We may have seen the last of comet Ison. Although scientists can’t be totally sure at this point, the sun-grazing comet is producing far weaker emissions than it was.
Astronomers have noticed a sharp change in Comet Ison over the last 24 hours.
Speaking to SpaceWeather.com, Michel Drahus of Caltech said:
“We observe consistent, rapid fading of the molecular emission lines between Nov. 21 and Nov. 25 by at least a factor of 20. This may indicate that the nucleus is now at best marginally active or that… it no longer exists,”
Astonomer Karl Battams of NASA stated:
Astronomer Karl Battams of NASA’s Comet ISON Observing Campaign comments: “[The fading emission lines] could indicate that the nucleus has completely disrupted, releasing an enormous volume of dust while significantly reducing emission rates. Fragmentation or disruption of the nucleus has always been the highest risk factor for this comet so if this has indeed happened then while unfortunate, it would not be a surprise.
However,these reports are new, and while they are undoubtedly valid, we do still need to keep observing the comet to be sure what it happening. Remember: Comet ISON is a dynamically new sungrazing comet, fresh in from the Oort Cloud, and the last time we saw an object like this was never!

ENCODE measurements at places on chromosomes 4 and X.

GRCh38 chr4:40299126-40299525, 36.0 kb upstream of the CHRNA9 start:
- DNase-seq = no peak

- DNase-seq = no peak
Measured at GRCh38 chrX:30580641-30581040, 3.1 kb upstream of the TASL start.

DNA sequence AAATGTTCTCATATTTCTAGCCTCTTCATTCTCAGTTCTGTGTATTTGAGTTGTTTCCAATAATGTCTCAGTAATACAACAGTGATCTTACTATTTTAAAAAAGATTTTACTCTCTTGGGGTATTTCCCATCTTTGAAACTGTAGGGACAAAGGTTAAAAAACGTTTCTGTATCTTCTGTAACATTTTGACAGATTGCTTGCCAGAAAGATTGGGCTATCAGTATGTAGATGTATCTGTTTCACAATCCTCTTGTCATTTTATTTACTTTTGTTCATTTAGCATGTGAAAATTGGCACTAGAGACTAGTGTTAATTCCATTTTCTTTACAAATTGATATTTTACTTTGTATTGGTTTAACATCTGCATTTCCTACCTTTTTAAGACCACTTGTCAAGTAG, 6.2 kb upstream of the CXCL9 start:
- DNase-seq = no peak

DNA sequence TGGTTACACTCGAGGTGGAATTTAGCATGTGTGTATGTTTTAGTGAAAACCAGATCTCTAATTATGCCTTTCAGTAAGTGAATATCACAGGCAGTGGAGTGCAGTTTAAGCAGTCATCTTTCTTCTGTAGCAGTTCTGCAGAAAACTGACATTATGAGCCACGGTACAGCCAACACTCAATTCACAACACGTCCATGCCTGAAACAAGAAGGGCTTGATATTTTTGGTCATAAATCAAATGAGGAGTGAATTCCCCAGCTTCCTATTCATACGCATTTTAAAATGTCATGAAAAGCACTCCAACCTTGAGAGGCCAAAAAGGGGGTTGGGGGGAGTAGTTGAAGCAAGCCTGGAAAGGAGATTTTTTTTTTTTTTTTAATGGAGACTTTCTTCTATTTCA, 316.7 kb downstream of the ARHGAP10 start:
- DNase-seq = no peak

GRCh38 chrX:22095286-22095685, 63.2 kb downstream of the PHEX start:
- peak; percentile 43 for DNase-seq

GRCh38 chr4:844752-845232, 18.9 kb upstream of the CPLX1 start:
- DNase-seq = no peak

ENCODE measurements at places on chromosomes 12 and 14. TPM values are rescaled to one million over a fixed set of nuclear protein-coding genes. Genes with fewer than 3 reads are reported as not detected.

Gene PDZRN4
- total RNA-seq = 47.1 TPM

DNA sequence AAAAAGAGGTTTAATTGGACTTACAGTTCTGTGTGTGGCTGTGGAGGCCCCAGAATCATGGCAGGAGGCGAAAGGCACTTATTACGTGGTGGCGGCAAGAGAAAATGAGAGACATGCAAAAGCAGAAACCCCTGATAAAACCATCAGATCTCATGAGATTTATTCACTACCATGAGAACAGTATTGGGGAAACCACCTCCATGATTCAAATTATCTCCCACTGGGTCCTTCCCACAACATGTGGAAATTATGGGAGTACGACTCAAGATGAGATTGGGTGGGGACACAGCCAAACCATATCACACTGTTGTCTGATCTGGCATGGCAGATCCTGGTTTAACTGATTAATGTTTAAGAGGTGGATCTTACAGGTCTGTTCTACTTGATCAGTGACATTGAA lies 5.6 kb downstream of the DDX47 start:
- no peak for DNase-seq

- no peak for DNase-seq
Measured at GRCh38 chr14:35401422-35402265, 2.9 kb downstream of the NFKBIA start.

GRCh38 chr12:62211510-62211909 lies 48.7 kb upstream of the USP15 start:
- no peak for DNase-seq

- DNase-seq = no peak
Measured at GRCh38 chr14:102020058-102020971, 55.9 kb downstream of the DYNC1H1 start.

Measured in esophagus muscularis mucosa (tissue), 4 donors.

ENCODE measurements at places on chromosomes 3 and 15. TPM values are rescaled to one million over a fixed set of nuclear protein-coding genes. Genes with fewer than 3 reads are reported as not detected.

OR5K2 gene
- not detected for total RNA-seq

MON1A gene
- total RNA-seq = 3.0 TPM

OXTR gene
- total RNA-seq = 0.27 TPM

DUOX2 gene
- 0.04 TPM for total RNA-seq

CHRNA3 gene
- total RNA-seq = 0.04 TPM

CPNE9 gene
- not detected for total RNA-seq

Furthermore, a sungrazing comet just three days from perihelion has never been studied in this kind of detail – we’re breaking new ground! When we factor in your standard ‘comets are unpredictable’ disclaimer, what we have is a huge recipe for the unknown.” (source)
The sun is VERY quiet right now. Todays sunspot number is 47. Two spots, AR1904 and AR1905 both have the energy to produce M-class flares but neither are Earth facing at this point so any effects would be minimal.
There are no coronal holes on the Earthside of the sun.
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Chris Carrington is a writer, researcher and lecturer with a background in science, technology and environmental studies. Chris is an editor for The Daily Sheeple. Wake the flock up!